Netherlands native finds home at SDSU, plans for life-long career in dairy industry


Emma Anderson, Lifestyles Reporter

Flying over the Atlantic Ocean, Sanne de Bruijn and her family traveled from their home in the Netherlands to the United States in 2004 to pursue their love for dairy.

De Bruijn, a junior double majoring in dairy production and dairy manufacturing, moved around several times within the U.S. and eventually settled in Michigan, then she left for South Dakota for her higher education experience.

“My family originally had plans to start a dairy farm here in South Dakota, which is why I started looking into schools out here,” de Bruijn said.

However, different opportunities arose and the family ended up not moving and instead stayed in Michigan. Meanwhile, de Bruijn still had her sights set on South Dakota State University.  

“I just really enjoyed the dairy science program here because I could do both dairy production and dairy manufacturing,” de Bruijn said. “Basically, I can learn about both the farm side and the processing side.”

Since coming to SDSU, de Bruijn has kept herself busy serving on multiple committees and participating in various agriculture-related organizations.

She is an ambassador for the College of Agriculture, Food and Environmental Sciences, the vice president for the SDSU Dairy Club, a member of the Dairy Products Judging Team, a South Dakota Dairy ambassador and she participates in Agriculture Future of America.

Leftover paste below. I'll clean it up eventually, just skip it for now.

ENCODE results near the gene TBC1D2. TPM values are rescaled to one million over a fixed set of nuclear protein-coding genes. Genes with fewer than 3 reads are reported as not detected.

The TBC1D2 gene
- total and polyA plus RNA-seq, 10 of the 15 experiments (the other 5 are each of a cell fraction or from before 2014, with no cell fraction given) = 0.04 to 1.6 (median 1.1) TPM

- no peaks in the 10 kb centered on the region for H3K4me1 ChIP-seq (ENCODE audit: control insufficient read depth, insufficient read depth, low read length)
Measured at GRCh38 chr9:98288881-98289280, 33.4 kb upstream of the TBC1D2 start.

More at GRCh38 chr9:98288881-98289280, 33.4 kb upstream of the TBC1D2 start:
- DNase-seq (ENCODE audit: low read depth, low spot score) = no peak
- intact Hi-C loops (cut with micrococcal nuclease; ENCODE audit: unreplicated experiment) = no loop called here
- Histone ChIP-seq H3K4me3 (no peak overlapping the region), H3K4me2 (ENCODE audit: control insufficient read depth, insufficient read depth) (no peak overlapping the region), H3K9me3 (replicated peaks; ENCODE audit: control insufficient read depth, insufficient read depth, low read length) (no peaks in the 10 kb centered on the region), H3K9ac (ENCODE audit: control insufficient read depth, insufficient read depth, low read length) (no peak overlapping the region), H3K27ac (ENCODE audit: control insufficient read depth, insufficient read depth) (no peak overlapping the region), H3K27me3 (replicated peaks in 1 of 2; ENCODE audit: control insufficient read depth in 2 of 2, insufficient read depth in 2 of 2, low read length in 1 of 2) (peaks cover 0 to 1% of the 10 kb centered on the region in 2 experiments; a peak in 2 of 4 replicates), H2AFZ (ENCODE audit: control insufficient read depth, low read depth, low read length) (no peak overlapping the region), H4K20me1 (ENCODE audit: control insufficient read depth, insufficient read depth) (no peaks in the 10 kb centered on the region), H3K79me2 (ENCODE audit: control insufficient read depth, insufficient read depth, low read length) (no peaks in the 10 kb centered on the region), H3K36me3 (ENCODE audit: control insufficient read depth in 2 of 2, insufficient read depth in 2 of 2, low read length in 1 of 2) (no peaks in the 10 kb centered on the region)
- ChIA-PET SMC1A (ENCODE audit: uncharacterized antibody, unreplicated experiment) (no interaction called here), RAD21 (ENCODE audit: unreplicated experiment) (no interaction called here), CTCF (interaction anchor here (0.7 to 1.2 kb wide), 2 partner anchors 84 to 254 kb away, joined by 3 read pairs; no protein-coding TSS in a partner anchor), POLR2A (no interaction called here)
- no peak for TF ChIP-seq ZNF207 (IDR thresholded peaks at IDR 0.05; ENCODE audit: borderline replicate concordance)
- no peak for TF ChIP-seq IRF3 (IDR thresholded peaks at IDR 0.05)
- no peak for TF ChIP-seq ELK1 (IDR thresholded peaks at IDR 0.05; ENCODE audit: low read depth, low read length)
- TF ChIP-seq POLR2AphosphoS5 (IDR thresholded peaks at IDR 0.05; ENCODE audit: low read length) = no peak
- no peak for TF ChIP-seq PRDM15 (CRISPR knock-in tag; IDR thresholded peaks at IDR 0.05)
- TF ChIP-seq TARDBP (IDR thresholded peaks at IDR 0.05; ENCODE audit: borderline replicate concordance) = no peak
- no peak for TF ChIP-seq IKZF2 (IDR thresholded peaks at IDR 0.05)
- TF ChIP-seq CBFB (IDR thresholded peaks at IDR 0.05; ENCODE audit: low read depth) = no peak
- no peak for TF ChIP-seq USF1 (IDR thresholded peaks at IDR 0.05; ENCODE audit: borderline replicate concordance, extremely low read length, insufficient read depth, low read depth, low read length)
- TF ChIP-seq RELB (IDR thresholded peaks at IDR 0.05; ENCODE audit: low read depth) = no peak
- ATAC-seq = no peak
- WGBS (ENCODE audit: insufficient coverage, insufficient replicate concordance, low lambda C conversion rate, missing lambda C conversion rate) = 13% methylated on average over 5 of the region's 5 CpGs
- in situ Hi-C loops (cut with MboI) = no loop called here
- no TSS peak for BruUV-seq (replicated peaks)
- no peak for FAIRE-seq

“Because of these organizations I have gotten to promote opportunities within the programs in the College of Agriculture here at SDSU,” de Bruijn said. “I’ve gotten to travel to area high schools in the Midwest and have talked to prospective students to try and recruit more agriculture students. ”

She also helps with Junior Day and Senior Day on campus, as well as focusing on personal and professional growth within the dairy and food industry.

“I have also gotten to help plan educational events around the area, such as Campus-Wide Ag Day, where I put together a booth to teach kids and consumers more about dairy. We just try to get more connections within the industry and students” de Bruijn said.

Her personal favorite is serving as a South Dakota Dairy Ambassador.

“I get to share what I love with everyone because of this position,” de Bruijn said. “I get to talk to everyone from the consumers to the farmers and just express what I love about dairy.”

While she has definitely taken on a passion for dairy and agriculture here in the United States through her studies and organizations at SDSU, de Bruijn also recognizes how vastly different those industries are compared to those in her birthplace.

“Because it is a very small country, the operations are also very small in the Netherlands. The climate is also different so feeding practices are not the same either,” she said. “Here in the U.S., everything is much bigger and there seems to be a lot more room for farming year-round.”

De Bruijn said unless a great opportunity arises, she probably would not move back to the Netherlands and wants to stay in the Midwest.

Her dream job is to someday own her own dairy farm, breed cows and then produce their own dairy products straight from the farm.

“I just love everything about the dairy industry. It seems really big, but it is actually a small tight-knit community,” de Bruijn said.